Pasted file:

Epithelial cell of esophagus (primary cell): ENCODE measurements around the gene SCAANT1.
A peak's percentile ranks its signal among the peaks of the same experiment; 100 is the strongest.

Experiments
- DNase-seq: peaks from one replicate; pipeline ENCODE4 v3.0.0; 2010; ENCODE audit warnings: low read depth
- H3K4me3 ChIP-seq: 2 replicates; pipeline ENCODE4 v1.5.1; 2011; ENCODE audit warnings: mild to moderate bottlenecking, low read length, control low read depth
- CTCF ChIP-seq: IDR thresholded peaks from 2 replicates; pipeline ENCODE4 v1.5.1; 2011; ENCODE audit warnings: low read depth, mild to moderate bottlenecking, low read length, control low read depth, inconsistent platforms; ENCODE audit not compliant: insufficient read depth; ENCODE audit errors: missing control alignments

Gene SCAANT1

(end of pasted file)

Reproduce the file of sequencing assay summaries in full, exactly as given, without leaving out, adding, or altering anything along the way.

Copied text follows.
Epithelial cell of esophagus (primary cell): ENCODE measurements around the gene SCAANT1.
A peak's percentile ranks its signal among the peaks of the same experiment; 100 is the strongest.

Experiments
- DNase-seq: peaks from one replicate; pipeline ENCODE4 v3.0.0; 2010; ENCODE audit warnings: low read depth
- H3K4me3 ChIP-seq: 2 replicates; pipeline ENCODE4 v1.5.1; 2011; ENCODE audit warnings: mild to moderate bottlenecking, low read length, control low read depth
- CTCF ChIP-seq: IDR thresholded peaks from 2 replicates; pipeline ENCODE4 v1.5.1; 2011; ENCODE audit warnings: low read depth, mild to moderate bottlenecking, low read length, control low read depth, inconsistent platforms; ENCODE audit not compliant: insufficient read depth; ENCODE audit errors: missing control alignments

Gene SCAANT1